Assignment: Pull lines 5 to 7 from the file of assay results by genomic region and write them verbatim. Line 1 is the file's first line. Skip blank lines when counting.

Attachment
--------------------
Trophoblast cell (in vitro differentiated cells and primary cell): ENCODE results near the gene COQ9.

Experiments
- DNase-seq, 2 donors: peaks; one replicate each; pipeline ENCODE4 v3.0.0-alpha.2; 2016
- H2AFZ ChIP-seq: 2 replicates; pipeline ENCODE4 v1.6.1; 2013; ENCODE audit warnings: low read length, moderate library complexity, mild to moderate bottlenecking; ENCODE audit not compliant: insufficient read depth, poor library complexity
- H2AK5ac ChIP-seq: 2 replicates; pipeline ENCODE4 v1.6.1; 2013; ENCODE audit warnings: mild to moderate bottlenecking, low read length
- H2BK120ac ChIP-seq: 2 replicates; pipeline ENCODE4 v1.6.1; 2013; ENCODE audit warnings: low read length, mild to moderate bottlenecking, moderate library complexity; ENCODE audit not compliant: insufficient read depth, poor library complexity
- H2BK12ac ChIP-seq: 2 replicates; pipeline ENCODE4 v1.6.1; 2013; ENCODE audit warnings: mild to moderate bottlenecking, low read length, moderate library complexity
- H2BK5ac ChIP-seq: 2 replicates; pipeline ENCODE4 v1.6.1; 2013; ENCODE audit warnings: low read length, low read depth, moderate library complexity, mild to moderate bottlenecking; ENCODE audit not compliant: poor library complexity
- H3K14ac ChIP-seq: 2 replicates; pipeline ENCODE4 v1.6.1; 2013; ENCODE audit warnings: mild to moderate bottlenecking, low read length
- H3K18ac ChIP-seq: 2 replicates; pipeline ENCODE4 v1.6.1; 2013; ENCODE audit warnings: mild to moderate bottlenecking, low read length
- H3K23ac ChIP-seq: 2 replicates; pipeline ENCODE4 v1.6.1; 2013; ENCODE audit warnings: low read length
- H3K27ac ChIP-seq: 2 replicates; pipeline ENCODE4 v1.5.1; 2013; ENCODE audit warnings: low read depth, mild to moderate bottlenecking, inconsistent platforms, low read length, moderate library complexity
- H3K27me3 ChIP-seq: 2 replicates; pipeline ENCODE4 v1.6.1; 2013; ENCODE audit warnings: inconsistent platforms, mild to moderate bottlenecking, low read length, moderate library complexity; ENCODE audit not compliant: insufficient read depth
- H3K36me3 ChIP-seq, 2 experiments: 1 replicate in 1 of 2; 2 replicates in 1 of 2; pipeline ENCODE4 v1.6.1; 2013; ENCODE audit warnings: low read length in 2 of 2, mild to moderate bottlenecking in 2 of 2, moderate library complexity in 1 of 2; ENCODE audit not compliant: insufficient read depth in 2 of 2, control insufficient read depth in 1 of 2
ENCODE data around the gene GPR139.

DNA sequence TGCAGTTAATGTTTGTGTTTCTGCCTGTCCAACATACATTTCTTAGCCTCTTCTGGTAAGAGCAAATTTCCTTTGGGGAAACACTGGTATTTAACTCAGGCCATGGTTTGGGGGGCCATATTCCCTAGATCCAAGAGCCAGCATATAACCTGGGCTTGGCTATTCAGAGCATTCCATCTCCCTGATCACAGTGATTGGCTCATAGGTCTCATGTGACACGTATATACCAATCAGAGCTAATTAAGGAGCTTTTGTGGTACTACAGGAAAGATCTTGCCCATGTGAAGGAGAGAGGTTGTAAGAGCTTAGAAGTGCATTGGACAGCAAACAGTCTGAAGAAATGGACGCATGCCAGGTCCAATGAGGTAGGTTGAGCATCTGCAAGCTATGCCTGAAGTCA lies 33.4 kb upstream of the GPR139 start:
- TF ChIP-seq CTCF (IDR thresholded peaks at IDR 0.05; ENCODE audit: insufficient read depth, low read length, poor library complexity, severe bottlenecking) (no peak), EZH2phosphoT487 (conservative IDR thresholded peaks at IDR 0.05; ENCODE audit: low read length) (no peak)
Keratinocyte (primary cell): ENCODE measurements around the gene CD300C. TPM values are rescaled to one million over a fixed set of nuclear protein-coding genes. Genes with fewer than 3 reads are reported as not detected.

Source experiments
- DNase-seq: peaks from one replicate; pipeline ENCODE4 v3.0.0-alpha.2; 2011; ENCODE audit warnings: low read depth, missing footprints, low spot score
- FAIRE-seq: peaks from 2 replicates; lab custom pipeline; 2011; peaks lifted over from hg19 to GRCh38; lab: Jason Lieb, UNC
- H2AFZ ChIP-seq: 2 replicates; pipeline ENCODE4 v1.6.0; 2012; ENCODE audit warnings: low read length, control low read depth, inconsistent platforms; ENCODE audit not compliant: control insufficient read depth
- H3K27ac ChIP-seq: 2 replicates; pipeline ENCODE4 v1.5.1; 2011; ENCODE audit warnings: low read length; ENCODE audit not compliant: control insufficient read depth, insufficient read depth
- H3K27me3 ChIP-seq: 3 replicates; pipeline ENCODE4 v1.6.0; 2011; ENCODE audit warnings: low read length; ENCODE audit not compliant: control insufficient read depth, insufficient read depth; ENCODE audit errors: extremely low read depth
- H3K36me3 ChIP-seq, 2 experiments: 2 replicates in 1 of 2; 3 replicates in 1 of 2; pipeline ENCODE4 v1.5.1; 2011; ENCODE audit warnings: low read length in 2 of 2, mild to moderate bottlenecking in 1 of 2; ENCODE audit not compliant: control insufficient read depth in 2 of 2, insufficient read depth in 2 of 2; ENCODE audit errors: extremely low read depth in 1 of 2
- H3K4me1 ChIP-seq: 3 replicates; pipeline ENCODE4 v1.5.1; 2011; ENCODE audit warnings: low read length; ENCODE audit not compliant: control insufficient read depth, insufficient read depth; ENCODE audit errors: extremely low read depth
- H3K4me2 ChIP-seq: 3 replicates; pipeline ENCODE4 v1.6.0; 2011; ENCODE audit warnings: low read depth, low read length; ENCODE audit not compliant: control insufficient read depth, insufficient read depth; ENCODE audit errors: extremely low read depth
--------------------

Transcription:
- H2AK5ac ChIP-seq: 2 replicates; pipeline ENCODE4 v1.6.1; 2013; ENCODE audit warnings: mild to moderate bottlenecking, low read length
- H2BK120ac ChIP-seq: 2 replicates; pipeline ENCODE4 v1.6.1; 2013; ENCODE audit warnings: low read length, mild to moderate bottlenecking, moderate library complexity; ENCODE audit not compliant: insufficient read depth, poor library complexity
- H2BK12ac ChIP-seq: 2 replicates; pipeline ENCODE4 v1.6.1; 2013; ENCODE audit warnings: mild to moderate bottlenecking, low read length, moderate library complexity